Hello my little book-loving chooks! It’s time once again for one of my haiku reviews, and today I have one of those books that leaves a deep feeling of cuddly special-ness in your heart-cockles after you’ve finished reading. I was lucky enough to receive a beautiful hardback copy of Stella By Starlight by Sharon M. Draper from Simon & Schuster Australia for review…and since I enjoyed the story so much, and the edition is so beautiful (with dust jacket and everything) I am also offering it in a GIVEAWAY at the end of this post. But the giveaway is for Australians only. Sorry everyone else.
Stella is a young girl just trying to get along during the Great Depression in Bumblebee, South Carolina. Her head is full of ideas but she has all sorts of trouble putting them down on the page, so Stella creeps out of her family’s shack each night to practise that troublesome writing. On one of her night-time jaunts, Stella and her younger brother Jojo spot a burning cross across the river, surrounded by men on horses, dressed in white sheets. The Ku Klux Klan has come to Bumblebee.
As the adults worry and keep watch over the neighbourhood children as they go to and from school, all Stella wants is to win the writing competition at school and have her words published in a real newspaper. But when Stella’s daddy is among a few local men who decide to register to vote in the upcoming election, the danger posed by Klan members in the town comes to a terrifying head. Will Stella be brave enough to do what needs to be done, or should she keep her head down to keep her family safe?
can be fought with pen, paper
Stella By Starlight is a thought-provoking piece of historical fiction that is all too relevant to contemporary young people. Stella is an immediately relatable character – a cheeky but protective big sister, a keenly intelligent student who wants to be heard, and a sensitive member of a community that is brought low by persecution. Draper has done a wonderful job of pitching these quite scary and disturbing historical events at a level that will best engage the intended age-group. The scenes involving the Klan are (rightly, I think) frightening, but are tempered with the presence of steadying adult characters, so that the children (and young readers) aren’t left to process the implications of these events alone.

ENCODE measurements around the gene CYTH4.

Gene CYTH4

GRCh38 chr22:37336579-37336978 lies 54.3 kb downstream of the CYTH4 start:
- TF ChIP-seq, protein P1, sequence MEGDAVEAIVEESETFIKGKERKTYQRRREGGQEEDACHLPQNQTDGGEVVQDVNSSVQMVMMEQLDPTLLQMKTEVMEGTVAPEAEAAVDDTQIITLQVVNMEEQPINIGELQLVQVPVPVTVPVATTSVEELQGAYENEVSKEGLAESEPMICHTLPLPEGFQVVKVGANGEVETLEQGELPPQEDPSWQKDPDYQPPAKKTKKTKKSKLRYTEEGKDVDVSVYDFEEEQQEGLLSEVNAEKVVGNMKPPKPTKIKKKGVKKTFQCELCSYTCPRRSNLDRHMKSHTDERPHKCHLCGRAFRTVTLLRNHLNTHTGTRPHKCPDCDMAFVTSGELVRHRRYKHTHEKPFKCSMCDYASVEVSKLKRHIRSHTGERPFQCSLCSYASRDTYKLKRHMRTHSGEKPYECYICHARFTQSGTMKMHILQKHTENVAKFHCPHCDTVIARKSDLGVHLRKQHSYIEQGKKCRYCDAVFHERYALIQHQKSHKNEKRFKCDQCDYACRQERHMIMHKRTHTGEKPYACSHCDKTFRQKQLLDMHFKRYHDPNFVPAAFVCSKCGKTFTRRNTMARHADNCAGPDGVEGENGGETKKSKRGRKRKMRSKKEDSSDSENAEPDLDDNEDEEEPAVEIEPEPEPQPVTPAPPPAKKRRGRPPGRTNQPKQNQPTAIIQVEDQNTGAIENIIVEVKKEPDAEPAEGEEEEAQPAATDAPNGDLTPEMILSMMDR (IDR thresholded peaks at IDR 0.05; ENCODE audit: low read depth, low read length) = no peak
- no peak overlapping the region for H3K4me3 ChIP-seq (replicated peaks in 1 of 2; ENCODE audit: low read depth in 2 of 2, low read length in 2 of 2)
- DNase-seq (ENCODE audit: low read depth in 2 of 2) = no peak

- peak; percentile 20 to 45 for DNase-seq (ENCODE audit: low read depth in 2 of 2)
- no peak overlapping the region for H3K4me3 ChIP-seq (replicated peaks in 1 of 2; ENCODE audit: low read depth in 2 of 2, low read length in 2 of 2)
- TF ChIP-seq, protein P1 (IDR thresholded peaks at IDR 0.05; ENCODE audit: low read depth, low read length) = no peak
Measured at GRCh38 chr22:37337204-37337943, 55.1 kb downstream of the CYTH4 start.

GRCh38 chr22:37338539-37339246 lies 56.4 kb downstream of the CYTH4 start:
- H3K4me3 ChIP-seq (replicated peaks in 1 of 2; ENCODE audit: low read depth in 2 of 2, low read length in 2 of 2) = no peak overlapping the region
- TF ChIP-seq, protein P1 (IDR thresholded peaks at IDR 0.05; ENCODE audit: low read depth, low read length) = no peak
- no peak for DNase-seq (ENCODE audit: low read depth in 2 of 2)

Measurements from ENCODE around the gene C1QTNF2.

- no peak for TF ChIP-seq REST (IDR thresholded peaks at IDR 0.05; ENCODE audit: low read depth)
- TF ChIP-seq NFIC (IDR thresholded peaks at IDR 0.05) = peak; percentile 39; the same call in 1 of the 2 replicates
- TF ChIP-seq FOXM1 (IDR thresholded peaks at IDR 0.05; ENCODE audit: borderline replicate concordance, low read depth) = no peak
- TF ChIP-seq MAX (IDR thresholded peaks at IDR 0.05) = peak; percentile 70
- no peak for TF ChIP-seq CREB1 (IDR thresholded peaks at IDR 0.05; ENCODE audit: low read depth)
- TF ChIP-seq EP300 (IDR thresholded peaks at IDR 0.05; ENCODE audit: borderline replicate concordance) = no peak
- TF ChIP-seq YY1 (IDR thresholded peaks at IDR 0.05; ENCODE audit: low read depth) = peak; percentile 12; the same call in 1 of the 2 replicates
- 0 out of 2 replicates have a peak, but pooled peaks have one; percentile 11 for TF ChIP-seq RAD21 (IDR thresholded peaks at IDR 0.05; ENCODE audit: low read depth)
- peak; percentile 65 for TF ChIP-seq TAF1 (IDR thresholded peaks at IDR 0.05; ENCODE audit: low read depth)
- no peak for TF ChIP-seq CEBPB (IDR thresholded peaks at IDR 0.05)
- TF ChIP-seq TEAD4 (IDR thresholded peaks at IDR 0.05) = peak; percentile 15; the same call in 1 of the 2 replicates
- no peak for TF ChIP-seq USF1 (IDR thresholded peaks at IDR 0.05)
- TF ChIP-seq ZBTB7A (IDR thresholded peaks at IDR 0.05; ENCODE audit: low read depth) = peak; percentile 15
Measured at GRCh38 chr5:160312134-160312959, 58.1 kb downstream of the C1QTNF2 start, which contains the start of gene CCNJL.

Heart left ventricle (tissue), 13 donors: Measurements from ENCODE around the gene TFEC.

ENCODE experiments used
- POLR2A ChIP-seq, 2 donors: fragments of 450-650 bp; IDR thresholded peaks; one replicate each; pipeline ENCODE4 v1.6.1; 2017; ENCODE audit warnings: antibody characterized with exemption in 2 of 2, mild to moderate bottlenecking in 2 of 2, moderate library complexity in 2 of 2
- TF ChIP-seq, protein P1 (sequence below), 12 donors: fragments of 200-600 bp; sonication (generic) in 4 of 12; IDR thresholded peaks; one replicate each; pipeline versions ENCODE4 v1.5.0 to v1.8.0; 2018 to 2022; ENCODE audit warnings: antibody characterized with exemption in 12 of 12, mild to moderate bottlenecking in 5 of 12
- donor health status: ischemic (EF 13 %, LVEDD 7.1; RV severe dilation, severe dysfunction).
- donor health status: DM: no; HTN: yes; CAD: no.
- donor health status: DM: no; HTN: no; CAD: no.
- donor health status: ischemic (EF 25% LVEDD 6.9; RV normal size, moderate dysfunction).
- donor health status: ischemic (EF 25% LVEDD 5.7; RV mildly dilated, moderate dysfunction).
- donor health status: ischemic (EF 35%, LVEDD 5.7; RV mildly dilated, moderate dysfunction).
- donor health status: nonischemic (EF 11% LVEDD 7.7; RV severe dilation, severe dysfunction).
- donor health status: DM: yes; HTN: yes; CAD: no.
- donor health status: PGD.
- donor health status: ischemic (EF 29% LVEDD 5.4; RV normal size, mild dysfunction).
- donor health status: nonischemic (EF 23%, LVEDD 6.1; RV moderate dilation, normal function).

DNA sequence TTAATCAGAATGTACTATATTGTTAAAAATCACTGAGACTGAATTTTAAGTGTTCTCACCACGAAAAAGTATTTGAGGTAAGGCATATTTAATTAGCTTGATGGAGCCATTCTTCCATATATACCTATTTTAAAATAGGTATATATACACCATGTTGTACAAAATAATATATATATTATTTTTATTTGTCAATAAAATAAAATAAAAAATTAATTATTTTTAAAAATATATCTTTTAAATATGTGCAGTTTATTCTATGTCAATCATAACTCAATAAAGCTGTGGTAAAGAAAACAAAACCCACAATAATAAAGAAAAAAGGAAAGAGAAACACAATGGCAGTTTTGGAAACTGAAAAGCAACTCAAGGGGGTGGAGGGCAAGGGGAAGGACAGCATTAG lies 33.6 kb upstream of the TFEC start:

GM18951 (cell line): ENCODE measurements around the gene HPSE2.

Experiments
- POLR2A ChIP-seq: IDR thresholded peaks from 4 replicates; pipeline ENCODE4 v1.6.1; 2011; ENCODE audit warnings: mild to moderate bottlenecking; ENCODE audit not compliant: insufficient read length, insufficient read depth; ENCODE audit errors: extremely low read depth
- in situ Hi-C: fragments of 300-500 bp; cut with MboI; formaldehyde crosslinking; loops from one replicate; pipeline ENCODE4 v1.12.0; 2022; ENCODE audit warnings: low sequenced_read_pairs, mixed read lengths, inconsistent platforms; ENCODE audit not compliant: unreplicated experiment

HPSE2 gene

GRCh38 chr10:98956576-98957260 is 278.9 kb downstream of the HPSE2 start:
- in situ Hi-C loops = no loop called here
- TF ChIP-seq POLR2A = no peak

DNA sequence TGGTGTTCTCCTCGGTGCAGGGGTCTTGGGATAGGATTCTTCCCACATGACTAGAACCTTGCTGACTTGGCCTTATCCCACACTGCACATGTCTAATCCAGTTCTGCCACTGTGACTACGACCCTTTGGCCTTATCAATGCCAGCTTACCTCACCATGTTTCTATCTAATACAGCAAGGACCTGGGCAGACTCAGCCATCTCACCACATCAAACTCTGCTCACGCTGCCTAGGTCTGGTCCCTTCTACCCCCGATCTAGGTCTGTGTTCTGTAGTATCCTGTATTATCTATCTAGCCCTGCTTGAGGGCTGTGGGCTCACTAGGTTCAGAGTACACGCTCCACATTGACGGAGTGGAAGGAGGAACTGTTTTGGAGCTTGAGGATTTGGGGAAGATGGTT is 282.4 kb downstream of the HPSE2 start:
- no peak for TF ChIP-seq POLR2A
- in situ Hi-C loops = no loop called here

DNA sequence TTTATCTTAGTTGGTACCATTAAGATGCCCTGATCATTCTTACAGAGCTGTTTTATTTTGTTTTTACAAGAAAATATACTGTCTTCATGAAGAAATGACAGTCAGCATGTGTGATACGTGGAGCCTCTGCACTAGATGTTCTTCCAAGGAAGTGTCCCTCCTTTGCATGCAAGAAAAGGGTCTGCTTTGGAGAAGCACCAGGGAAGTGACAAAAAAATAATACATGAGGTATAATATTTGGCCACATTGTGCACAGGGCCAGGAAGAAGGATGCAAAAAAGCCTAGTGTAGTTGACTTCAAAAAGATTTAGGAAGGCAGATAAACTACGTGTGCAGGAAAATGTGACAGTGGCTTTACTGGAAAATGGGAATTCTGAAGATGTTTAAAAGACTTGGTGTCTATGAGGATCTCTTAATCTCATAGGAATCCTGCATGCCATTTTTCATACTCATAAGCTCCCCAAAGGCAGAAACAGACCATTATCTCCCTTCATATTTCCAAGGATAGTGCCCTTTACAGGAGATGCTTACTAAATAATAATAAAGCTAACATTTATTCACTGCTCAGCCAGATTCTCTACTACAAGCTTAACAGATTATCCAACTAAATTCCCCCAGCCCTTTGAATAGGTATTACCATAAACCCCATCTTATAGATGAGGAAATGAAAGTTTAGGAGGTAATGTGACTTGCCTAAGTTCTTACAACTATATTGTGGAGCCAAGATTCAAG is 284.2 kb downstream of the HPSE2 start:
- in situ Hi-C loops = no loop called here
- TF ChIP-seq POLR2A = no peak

I also appreciated the depth that Draper has delivered in the various character groups – not all the white folk are horrible, violent racists, and not all the African-American folk are lion-hearted revolutionaries – so the story reflects the graduations of feeling and action found in any community, and particularly in a community in the grips of conflict.
Throughout the book there is a pervasive feeling of familial love and affection, driven by the closeness of Stella’s family. It was in these parts that I really became most engaged, and enjoyed Stella’s attempts to put her thoughts down on paper. The passages in which Stella gains access to a typewriter were quite funny, as both her thoughts and her commentary on the difficulty of wrangling the machine are collected in the one essay.
I think this is an important book for youngsters to read from a historical perspective, as it is vital for the building of peaceful communities that young people know what went before. But just as important, this is a warm, winsome and witty story that will draw young readers in through the strength and diversity of its young characters. I highly recommend Stella By Starlight and I wish there were more novels in this style, pitched at this age group, that deal with Australia’s difficult history from the perspective of our indigenous people.
So as this book is too good to keep to myself, on to the GIVEAWAY! Many thanks to Simon & Schuster Australia for providing the giveaway prize.
If you live in Australia, you can enter using the Rafflecopter link below. The winner will receive a hardback copy of Stella By Starlight. Rafflecopter will choose a random winner and I will contact the winner at the end of the giveaway. Ready? Set? Enter!
Good luck to all!
Until we meet again, may your days be filled with the simple warmth of a homespun haiku,